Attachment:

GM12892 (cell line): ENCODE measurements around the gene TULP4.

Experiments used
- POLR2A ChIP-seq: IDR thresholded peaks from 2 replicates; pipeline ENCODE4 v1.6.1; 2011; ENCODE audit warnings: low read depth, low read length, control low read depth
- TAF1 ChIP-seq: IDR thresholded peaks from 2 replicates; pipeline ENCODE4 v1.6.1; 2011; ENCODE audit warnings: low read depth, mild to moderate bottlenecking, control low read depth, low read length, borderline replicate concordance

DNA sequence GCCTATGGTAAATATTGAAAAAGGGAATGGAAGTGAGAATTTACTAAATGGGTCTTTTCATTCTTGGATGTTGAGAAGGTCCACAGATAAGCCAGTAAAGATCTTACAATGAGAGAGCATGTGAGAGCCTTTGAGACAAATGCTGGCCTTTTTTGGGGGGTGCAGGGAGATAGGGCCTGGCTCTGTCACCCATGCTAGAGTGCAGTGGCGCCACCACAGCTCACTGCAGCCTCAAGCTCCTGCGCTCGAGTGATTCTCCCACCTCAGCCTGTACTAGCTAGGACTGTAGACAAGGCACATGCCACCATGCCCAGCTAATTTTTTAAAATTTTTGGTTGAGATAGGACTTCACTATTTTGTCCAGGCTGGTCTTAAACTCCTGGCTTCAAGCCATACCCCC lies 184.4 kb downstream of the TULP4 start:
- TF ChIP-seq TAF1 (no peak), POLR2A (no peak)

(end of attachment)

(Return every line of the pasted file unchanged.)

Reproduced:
GM12892 (cell line): ENCODE measurements around the gene TULP4.

Experiments used
- POLR2A ChIP-seq: IDR thresholded peaks from 2 replicates; pipeline ENCODE4 v1.6.1; 2011; ENCODE audit warnings: low read depth, low read length, control low read depth
- TAF1 ChIP-seq: IDR thresholded peaks from 2 replicates; pipeline ENCODE4 v1.6.1; 2011; ENCODE audit warnings: low read depth, mild to moderate bottlenecking, control low read depth, low read length, borderline replicate concordance

DNA sequence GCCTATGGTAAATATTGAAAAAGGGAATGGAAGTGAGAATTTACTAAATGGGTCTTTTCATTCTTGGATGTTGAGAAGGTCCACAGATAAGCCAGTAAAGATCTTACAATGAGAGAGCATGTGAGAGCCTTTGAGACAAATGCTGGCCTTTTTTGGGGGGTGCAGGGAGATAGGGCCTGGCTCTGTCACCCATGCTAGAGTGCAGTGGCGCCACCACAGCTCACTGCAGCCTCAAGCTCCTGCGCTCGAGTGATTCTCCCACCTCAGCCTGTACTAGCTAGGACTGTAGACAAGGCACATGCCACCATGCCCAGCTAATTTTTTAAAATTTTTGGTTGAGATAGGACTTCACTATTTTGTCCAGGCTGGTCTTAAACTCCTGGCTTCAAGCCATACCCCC lies 184.4 kb downstream of the TULP4 start:
- TF ChIP-seq TAF1 (no peak), POLR2A (no peak)